I have been humbled by what my experiences have taught me through the years. They have made me transcend the puerile mindset of mediocrity to reach a mature psyche of sagacity. The stories contain elements tantamount to the lessons of pain, inspiration, bitterness and hard truths borne out of the experiences I have had all through my growing years.
It is a condensed penned-by-me depiction of major experiences reflected in stories that I have chosen to put down in writing: moments I live to remember always. ‘’Your experience is what you have to tell about you when what you thought you knew are already told about’.’
The day I fell in love with an intellectual was when I first met you. Although I didn’t think it was love, call it that at first. I don’t go around meeting people like you all the time, keeping my distance, marking the distances. I think of the people who are ghosts walking the streets, because I too am like a ghost walking the street. These apparitions by day, ghosts at night. Yes, too in ways I am also an apparition by day, and a ghost by night. Sleeping God only knows where. Trying to get by. I relate. I relate more than you know. I fall to the moan in the wilderness, I fall the distance (I am always talking about distance, or, distances, the divide, about the separation between us), to the sea and it captures me in the same way that you did. You did. Never forget that. I fall to the energies in matter whenever I think of you, long for you, and I think of everything that I have lost, and everything that I have gained. Sometimes I think in the end I will be happy. I am happy now, so, what difference does it make if we are together, or, if we are not together. There’s something philosophical, something intellectual even about love. I tell myself that. I think of the rain, I think of the seafront, I think of the beach. I think of you with your family. I have half a family. I have half a life. I think of you visiting your friends with your wife at your side. I think of her cooking. I think of her cooking for you, cleaning for you. Becoming an intellectual because you were an intellectual. This could also be seen for what it is. A love letter from a single woman to a very much older male figure, a very much married life figure in his world of meetings, running meetings.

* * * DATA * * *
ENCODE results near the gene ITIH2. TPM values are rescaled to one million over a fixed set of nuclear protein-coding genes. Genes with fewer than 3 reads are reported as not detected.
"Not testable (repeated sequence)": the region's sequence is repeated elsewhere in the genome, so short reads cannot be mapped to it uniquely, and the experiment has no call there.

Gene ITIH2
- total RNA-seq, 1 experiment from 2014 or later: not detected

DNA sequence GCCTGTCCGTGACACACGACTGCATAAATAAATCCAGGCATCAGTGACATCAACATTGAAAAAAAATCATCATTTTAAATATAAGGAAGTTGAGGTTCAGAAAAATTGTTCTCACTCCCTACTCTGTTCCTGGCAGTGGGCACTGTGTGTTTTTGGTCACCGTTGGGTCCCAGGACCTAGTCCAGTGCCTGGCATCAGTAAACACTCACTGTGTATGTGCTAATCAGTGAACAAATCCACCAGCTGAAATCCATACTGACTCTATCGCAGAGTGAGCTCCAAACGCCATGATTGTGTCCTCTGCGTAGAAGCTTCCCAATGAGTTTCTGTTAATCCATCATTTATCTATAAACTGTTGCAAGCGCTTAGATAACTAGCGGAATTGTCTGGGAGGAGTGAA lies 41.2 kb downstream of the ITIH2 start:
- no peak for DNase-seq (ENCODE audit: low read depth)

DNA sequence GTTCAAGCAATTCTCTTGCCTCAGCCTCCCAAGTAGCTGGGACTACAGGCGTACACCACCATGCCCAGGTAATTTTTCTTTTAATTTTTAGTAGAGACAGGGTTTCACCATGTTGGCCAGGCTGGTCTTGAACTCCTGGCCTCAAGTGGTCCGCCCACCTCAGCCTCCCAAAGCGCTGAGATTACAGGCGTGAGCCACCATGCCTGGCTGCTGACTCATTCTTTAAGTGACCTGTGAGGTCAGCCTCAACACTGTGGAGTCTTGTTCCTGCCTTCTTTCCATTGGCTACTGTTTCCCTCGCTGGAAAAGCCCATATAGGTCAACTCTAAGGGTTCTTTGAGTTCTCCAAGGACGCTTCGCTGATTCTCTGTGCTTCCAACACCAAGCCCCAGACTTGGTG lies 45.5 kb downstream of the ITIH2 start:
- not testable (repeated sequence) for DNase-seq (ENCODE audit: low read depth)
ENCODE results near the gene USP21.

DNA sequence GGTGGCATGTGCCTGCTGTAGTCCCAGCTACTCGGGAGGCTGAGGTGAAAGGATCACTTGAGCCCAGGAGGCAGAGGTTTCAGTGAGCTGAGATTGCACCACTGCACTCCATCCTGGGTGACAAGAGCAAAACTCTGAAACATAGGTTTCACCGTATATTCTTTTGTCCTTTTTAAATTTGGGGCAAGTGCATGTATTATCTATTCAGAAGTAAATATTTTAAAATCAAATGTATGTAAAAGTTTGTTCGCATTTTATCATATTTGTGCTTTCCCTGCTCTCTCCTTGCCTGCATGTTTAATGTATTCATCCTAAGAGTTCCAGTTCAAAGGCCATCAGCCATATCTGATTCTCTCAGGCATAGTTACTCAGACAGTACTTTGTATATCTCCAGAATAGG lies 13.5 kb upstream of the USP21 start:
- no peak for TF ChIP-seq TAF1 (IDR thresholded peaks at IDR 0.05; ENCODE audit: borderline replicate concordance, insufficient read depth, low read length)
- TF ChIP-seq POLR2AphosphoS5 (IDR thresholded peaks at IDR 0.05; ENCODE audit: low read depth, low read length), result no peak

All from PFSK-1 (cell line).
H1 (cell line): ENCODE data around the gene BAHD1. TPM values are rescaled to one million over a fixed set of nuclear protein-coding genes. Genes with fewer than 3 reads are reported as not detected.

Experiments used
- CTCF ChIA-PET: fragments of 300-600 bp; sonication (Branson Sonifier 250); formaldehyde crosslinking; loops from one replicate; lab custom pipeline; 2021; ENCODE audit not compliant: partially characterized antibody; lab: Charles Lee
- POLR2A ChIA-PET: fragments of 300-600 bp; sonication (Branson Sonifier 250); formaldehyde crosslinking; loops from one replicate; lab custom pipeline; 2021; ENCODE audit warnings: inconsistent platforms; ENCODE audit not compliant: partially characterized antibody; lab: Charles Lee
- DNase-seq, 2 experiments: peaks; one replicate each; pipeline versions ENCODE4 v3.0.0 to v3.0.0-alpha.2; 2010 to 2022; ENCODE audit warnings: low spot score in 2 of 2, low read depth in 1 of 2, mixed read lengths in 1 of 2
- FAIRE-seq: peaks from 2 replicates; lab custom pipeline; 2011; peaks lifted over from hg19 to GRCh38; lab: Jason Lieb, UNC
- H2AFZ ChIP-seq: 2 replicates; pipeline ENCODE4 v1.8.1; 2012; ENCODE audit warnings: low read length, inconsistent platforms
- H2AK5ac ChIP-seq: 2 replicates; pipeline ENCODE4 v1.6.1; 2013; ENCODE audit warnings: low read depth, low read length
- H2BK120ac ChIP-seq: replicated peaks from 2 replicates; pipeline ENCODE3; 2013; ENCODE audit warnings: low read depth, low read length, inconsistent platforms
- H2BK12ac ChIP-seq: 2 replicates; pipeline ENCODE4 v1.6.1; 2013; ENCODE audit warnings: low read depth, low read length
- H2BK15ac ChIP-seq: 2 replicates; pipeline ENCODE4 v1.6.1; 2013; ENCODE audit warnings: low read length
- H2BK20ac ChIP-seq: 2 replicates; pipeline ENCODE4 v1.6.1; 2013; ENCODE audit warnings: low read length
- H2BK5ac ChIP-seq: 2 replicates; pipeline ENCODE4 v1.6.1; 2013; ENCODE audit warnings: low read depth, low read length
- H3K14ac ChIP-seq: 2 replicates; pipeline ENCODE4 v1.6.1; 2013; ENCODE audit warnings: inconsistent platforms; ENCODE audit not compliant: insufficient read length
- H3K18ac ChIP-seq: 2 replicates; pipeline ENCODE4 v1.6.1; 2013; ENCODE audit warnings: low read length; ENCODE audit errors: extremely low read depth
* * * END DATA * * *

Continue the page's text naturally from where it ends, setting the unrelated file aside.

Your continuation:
I think of her with your children, the half that look like her, the half that look like you. I think of your grandchildren. Those who have inherited your staggering intellectual beauties. I think of couturiers. I think of myself as a couturier. Surrounded by their empires. Surrounded by male and female gods, and seamstresses, and designers, and models. My models are the words, you see. The male and female gods the characters in my books. And I work and have the life of a seamstress. Painstakingly putting it all together. You tend to humanise everything. Maybe it is a part of your intellect, or, just your humanity. I’m bemused. You’re detached. I’m amused by many things. You’re attached to work, to seminars, to traveling, to flying from city to city. And I wonder what you find attractive in women. I mean I live the life of a poet, living vicariously through my mother, then sister, then other women, but I live life, I live it vicariously through other women in a rather incomplete way. I can’t really inhabit their lives fulltime. Of course, I know that. I know I can’t be someone other than that person that I am meant to be. So, I am always writing to some man, if you want to know. Fake. Pretend. Pretending that I am still in love with someone is something that I am really good at I have found. I will only admit this to you. And when life becomes torture, I think of you. And when writing becomes torture, I think of you. When my loneliness becomes torture, most of all, I think of you. And I simply don’t want you to think of my life, or, anything in my life, the writing, the loneliness, the hours, the marked silences, as being anything but torture. It can be torture to me, to me, but to no one else in my life.